References

5. We Need to Talk About Food – How We Can All Build A Better Food System, https://www.melbourne.vic.gov.au/Sustainability/WhatCanIDo/Pages/SustainableFood.asx

6. Sustainable Food: A Guide for Hospitals

7. Food-Miles and the Relative Climate Impacts of Food Choices in the United States

8. Identifying Sustainable Foods: The Relationship between Environmental Impact, Nutritional Quality, and Prices of Foods Representative of the French Diet Journal of the Academy of Nutrition and DieteticsVolume 114, Issue 6, June 2014, Pages 862–869

26 http://www.ncbi.nlm.nih.gov/pmc/articles/PMC3986994/ [L’Abbé M., Sunohara D., Wan J. Environmental Scan of Public Food proCurement Policies Related to Sodium. Public Health Agency of Canada; Ottawa, ON, Canada: 2011. pp. 1–93.]

28. 26 http://www.ncbi.nlm.nih.gov/pmc/articles/PMC3986994/

60 http://www.ncbi.nlm.nih.gov/pmc/articles/PMC3986994/ The impact of a workplace catering initiative on dietary intakes of salt and other nutrients: a pilot study.Geaney F, Harrington J, Fitzgerald A, Perry IPublic Health Nutr. 2011 Aug; 14(8):1345-9.

[PubMed] [Ref list]

In Australia, food in the average shopping basket has travelled over 70,000 kms—that’s nearly two times the distance around the Earth. In fact, four imported items alone can account for nearly 50,000 kms. Even if a product is labelled as Australian-made it can still have ingredients from all over the world, adding to its transport footprint.

Transporting food long distances, either across Australia or from overseas, generally uses up more non-renewable resources than producing and eating food locally. Energy, fuel, gas and water are consumed during transportation and storage – adding to foods’ environmental impact. Transportation from farm, to processing plant, to consumer, can account for up to 11 per cent of food’s total greenhouse gas emissions. We can reduce emissions by buying food produced locally.

Buying local produce also addresses some of the other food sustainability issues such as encouraging

  • Promotes sustainable agriculture
  • Gives fair and equal opportunities for local farmers
  • Promotes healthy eating by choosing seasonal produces,
  • Reducing the usage on fuel in terms of land / water and air travel for transporting food across the globe.

Considering the multifactorial benefits that local food procurement has on the organisation’s food sustainability issues, it is identified as a key initiative that needs to be addressed in the organisation as a main priority. While there is no single solution to solve all the environmental issues of our food system at once, there are a number of actions our community can take to drive change in specific areas. Hospitals in the community act as role models

1

  • MANASA PENTA

As a Registered Dietitian at the Sandringham Public hospital the below briefing paper on a proposal to revise existing hospital menu and plan a greener menu by including 100% foods used from local food producers around Melbourne. This is submitted to the Broad of Directors of the hospital for their approval.

Context:

According to the IPCC (2007), the global climate and other life-supporting environmental systems are seriously perturbed and depleted. Climate change-related drought prone and long-term drying conditions emerging in some sub-tropical regions around the world, higher temperatures, raising sea levels, increasing frequency of flooding, and acidification of oceans are now contributing to reduced quantity, quality and affordability of food in many countries. Australia is also facing environmental challenges, with an expected increase in average surface temperature of 0.6-1.5c by 2030. (Fd systems & En sustain Pg1)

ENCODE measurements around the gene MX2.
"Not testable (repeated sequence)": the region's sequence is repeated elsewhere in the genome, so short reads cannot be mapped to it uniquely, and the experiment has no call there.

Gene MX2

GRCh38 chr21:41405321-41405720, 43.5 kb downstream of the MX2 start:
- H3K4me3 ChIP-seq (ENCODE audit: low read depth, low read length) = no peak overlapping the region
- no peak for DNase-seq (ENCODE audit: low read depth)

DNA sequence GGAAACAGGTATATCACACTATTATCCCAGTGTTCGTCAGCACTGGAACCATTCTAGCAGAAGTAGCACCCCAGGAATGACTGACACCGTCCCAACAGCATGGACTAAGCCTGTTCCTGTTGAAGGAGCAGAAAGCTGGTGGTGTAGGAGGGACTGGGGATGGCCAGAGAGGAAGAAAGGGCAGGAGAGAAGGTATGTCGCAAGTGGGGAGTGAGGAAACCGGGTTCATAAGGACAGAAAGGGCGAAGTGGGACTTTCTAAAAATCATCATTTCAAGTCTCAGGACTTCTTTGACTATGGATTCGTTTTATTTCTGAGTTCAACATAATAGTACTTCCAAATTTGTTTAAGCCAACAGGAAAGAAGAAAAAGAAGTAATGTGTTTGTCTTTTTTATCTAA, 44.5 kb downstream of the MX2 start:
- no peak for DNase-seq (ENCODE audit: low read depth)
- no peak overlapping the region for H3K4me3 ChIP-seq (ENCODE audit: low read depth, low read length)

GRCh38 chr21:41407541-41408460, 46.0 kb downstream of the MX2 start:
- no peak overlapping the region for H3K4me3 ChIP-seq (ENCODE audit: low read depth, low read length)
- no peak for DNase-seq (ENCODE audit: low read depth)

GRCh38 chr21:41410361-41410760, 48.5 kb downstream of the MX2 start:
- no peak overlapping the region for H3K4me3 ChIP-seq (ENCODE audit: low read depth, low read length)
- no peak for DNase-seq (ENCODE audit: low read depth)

Consequently, public concern over climate change, information and opportunities for people to lower their “carbon foot print”, a measure of the total consumer responsibility for greenhouse emissions, have become increasingly available. It is imperative that human health is placed within the context of the health of the planet. (food miles pg 3058). In general much of the research around climate change has concluded that food, home energy, and transportation together form a large share of most consumers’ personal impact (food miles pg 3058).

Food has a huge impact on the environment. Food production contributes up to 29% of the world’s greenhouse gas emissions (http://www.foodalliance.org.au/article/healthy-sustainable-diets/). Every step of the food supply chain, from production, to transport, processing, packaging and distribution has potential environmental consequences. There is a bi-directional relationship between environmental degradation and food systems. This requires us to consider the impact of climate change on food production and the impact of food production on the ecology of the biosphere, both of which have significant implications on public health. Food production over the past fifty years in particular has had severe environmental impacts in Australia and around the world. To a significant extent, this is due to unsustainable methods being used all the way along the supply chain from agricultural practices through to distribution methods and consumer habits. Due to the increasing acknowledgment of environmental degradation through the unsustainable nature of many agricultural methods used around the world, the concept of sustainable diets has become popular. (http://www.foodalliance.org.au/article/healthy-sustainable-diets/). According to FAO 2010, Sustainable Diets are those diets with low environmental impacts which contribute to food and nutrition security and to healthy life for present and future generations.